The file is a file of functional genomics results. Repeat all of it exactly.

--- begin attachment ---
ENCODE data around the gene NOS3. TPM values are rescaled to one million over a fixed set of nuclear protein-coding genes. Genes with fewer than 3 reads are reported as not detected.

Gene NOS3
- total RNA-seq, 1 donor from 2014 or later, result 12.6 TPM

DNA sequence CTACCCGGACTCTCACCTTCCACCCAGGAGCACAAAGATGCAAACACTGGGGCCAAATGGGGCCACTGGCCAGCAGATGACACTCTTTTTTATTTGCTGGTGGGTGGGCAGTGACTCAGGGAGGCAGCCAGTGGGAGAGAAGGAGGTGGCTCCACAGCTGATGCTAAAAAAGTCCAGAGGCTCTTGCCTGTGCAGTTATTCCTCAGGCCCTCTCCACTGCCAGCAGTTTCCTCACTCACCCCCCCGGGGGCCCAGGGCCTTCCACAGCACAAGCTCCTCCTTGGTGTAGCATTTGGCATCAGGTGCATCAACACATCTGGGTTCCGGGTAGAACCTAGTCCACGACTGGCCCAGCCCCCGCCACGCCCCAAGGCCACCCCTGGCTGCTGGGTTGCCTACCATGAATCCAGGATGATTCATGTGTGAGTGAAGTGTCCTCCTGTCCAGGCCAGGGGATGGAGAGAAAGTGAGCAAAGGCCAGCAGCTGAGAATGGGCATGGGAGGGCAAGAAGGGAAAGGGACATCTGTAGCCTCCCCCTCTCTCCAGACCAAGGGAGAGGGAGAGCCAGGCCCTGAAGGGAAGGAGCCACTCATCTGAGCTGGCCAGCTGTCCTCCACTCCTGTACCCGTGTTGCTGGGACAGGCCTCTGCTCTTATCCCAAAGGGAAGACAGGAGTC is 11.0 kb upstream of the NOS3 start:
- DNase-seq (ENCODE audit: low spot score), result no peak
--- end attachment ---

ENCODE data around the gene NOS3. TPM values are rescaled to one million over a fixed set of nuclear protein-coding genes. Genes with fewer than 3 reads are reported as not detected.

Gene NOS3
- total RNA-seq, 1 donor from 2014 or later, result 12.6 TPM

DNA sequence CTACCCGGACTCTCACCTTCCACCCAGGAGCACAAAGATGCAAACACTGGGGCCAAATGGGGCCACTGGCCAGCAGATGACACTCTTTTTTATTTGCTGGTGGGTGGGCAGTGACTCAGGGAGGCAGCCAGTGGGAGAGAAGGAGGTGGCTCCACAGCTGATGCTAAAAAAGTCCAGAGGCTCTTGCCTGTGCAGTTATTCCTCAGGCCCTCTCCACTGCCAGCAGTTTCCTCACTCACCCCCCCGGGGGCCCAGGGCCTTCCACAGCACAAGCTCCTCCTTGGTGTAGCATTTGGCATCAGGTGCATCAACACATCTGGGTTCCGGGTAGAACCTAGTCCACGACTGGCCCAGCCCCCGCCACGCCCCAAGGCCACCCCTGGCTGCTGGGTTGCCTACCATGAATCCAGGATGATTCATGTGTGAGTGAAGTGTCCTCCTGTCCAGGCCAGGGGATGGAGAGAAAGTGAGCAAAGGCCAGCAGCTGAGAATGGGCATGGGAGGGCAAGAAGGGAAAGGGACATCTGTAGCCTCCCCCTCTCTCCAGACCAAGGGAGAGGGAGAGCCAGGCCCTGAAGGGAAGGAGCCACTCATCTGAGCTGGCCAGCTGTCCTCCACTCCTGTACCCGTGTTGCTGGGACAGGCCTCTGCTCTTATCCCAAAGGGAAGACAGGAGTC is 11.0 kb upstream of the NOS3 start:
- DNase-seq (ENCODE audit: low spot score), result no peak